Coupling Humans and Complex Ecological Landscapes is the theme of the 2009 annual conference of US-IALE (U.S. Regional Association, International Association for Landscape Ecology). The conference will be held in Snowbird, Utah, from April 12-16, 2009. Proposals for symposia and workshops are due September 15, 2008; and abstracts are due November 17, 2008.

Several types of financial support for attending and presenting at the conference are available:

(1) the “Sponsored Student Travel Awards Program” of local sponsors (USGS, Utah State University, and Utah Department of Natural Resources),

(2) US-IALE’s ‘Foreign Scholar Travel Award‘ Program,

(3) the ‘NASA-MSU Professional Enhancement Awards Program‘ (supported by NASA and Michigan State University), and

(4) the ‘CHANS Fellows Program’ of the new International Network of Research on Coupled Human and Natural Systems (CHANS-Net, supported by NSF, see background papers in Science and Ambio).

US-IALE conferences are particularly students-friendly, with two popular programs — Lunch with Mentors and NASA-MSU dinner, and a new program — We’ll “Pick Up The Tab!”.

More information about the conference is available from the web site.

CHANS and the Risks of Modelling

In their recent review of Coupled Human and Natural Systems (CHANS), Liu et al highlight several facets of the integrated study of these systems;

  • Reciprocal Effects and Feedback Loops
  • Nonlinearity and Thresholds
  • Surprises
  • Legacy Effects and Time Lags
  • Resilience

Whilst the emphasis of the paper is on the emergence of complex patterns and processes not evident when human and natural systems are studied independently by social or natural scientists, for me the issue that should be highlighted is the importance of surprises and legacy effects when studying these systems. This goes back to what I have written before about the open, middle-numbered nature of these systems. In these systems history matters and events that occur outside the bounds of the system being studied can have an influence on system dynamics.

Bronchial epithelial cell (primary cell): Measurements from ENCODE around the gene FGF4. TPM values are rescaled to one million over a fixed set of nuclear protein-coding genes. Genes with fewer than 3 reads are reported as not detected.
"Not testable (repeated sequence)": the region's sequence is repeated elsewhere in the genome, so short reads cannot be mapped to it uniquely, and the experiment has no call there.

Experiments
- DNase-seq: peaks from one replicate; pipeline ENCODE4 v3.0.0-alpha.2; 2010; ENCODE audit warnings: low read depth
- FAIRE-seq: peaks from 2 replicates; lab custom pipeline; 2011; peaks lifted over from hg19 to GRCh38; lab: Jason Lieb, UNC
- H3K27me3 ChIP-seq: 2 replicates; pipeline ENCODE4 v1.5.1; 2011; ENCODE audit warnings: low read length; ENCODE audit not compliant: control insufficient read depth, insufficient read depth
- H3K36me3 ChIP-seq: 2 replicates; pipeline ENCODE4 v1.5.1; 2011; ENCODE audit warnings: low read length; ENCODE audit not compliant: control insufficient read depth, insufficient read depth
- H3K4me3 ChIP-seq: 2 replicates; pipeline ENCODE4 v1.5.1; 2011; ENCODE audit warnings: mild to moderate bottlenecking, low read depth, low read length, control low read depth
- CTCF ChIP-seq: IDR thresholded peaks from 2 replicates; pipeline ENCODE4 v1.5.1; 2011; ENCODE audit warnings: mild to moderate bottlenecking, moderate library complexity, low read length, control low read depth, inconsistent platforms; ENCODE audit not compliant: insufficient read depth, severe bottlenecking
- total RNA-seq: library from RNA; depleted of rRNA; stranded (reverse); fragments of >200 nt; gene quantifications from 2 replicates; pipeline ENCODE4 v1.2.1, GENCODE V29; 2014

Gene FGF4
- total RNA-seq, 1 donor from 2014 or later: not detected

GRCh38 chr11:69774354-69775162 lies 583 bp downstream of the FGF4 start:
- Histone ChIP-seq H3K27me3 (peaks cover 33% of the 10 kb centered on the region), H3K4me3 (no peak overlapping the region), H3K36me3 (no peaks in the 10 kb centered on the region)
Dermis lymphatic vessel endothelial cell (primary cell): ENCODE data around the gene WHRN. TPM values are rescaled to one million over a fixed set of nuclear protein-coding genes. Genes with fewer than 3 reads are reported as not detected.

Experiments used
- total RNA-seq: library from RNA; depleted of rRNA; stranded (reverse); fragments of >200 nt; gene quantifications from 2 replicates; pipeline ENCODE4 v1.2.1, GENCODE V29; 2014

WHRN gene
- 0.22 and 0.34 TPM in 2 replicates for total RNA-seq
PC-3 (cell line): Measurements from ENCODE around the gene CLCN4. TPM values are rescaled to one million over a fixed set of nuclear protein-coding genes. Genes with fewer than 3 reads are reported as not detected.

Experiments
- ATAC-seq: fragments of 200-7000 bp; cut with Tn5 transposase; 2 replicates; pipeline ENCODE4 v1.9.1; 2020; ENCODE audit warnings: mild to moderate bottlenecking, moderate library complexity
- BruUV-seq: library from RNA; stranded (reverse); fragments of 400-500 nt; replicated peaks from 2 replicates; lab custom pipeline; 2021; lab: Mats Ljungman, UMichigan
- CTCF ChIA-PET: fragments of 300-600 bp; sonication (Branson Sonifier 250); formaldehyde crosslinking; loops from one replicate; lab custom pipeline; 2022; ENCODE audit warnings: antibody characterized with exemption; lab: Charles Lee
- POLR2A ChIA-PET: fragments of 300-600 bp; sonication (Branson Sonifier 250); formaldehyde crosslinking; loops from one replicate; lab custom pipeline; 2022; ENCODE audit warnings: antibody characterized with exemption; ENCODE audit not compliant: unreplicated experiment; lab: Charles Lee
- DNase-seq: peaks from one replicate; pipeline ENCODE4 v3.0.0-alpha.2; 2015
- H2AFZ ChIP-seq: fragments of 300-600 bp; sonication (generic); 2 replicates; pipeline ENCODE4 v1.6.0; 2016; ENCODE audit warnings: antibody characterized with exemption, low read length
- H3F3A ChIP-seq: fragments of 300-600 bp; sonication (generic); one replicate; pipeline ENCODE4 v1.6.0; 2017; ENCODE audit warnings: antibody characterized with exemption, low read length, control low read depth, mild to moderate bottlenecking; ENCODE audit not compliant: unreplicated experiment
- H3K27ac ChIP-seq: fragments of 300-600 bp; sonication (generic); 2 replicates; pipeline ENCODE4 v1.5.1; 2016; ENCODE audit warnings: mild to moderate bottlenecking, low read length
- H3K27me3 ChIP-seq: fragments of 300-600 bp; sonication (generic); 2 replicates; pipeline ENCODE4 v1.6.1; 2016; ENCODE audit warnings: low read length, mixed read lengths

With this in mind, when I was recently asked where the risks lie in ecological-economic modelling (modelling that specifically considers the interactions of ecological and economic systems) I suggested we might consider three areas of risk:

  1. The production of a integrated model that is not accepted or valued by those we hope it would (whether that be other scientists, decision-makers or members of the society we are modelling). For example, the nature of producing a model that lies somewhere between ecology and economics and/or between science and management has the potential to be accepted by neither party in these dichotomies (as it is not perceived by others to be ‘real ecology’ or ‘real science’ for example). However, this can be avoided by ensuring continued collaboration between economists and ecologists, and between scientists and managers, throughout the modelling process to ensure understanding or model structure.